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Family space themed adventure: Trading commodities

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Desprez
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Joined: 12/01/2008

This is a little bit of "mechanic" and a little bit of "idea", so not sure of the best forum to post on, but here goes...

I've got a space themed adventure game in progress that should be suitable for family play, accommodating a fairly wide range of ages. This is partly due to asymmetric roles picked by the player. Some roles are more straight forward, some will require more complex thinking, and have different ways to achieve victory points. (Think: trader, pirate, humanitarian, etc.) (er... humanitarian... hmmm, what would the correct be here as there are aliens? Xenotarian?)

Anyway, one element of the game is to make money by trading resources between planets. Now, I want this to be interesting for players who like trade, but it also has to be approachable for younger players.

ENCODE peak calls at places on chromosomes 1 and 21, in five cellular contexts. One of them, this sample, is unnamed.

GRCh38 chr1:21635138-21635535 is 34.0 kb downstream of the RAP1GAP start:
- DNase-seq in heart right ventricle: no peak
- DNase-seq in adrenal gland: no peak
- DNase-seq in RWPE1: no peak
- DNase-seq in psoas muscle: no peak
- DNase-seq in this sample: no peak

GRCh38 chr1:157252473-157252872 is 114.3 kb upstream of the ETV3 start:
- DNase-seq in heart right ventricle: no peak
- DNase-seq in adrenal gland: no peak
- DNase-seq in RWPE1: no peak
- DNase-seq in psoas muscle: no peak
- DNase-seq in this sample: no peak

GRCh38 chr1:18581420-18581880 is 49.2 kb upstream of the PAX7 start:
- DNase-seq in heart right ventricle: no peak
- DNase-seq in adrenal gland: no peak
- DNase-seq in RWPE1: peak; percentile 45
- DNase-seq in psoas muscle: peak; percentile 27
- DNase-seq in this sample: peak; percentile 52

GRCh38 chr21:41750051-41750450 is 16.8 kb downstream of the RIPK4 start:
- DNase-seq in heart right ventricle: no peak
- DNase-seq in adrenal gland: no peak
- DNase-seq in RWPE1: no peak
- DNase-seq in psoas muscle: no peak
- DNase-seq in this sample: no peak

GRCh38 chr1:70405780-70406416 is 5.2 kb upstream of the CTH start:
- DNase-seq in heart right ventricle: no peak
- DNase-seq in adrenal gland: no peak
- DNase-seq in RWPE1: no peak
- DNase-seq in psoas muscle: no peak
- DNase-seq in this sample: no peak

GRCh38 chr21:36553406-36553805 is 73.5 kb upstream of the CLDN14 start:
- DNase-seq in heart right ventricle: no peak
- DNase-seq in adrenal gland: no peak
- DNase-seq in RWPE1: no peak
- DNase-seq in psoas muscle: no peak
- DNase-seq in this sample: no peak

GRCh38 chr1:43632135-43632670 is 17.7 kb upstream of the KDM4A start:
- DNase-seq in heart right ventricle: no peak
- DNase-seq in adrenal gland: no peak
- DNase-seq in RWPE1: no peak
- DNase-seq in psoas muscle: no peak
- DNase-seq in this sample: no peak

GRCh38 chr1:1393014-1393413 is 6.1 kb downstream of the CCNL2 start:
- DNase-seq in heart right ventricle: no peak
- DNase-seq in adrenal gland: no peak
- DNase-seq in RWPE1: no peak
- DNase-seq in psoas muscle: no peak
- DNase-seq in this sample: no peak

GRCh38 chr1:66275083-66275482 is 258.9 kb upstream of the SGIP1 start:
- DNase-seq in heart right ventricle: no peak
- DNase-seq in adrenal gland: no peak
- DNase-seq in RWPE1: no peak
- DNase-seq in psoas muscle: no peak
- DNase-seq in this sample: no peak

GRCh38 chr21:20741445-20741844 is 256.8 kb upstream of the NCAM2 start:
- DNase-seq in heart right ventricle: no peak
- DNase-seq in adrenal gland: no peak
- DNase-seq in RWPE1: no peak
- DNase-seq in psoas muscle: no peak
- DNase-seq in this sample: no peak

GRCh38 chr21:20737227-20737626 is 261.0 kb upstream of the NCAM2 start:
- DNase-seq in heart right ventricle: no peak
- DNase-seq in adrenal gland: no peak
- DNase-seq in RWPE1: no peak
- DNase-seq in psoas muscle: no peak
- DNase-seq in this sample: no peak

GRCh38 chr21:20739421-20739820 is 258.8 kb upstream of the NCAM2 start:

Instead of every planet having it's own prices (complex), I've classified the planets into 3 broad categories, say red, yellow, blue which trade in 4 commodities. Each color planet shares the same prices with the same color. (simpler)

Each planet deals in all 4 commodities, but for OPTIMAL trades, I've gone with a rock-paper-scissors configuration. So you can buy red items on red planets for cheap and sell them high on yellow planets (or medium on blue). You can buy yellow items on yellow planets and sell them high on blue, and buy blue on blue and sell to red.

So for a younger player all they need to know is buy the red stuff at red planets, etc. While an older player may look for increased efficiency in the route taken, and watching for opportunities in price fluctuation. (info about price flux at the end)

So, first question:
Thematically, I haven't decided what makes the most sense for what the planet classes and the commodities actually are.

Right now I'm thinking:
1) Food ($) / Ore ($$) / Manufactured Goods ($$$)

Red (Frontier/Mining) buys Food high, sells Ore low
Yellow (Production) buys Ore high, sells Manufactured Goods low
Blue (Developed) buys Manufactured Goods high, sells Food low

Or:
2) Food ($) / Industrial ($$) / Luxury ($$$)

Red (Frontier) buys Industrial Goods high, sells Luxury Goods low
Yellow (Production) buys Food high, sells Industrial Goods low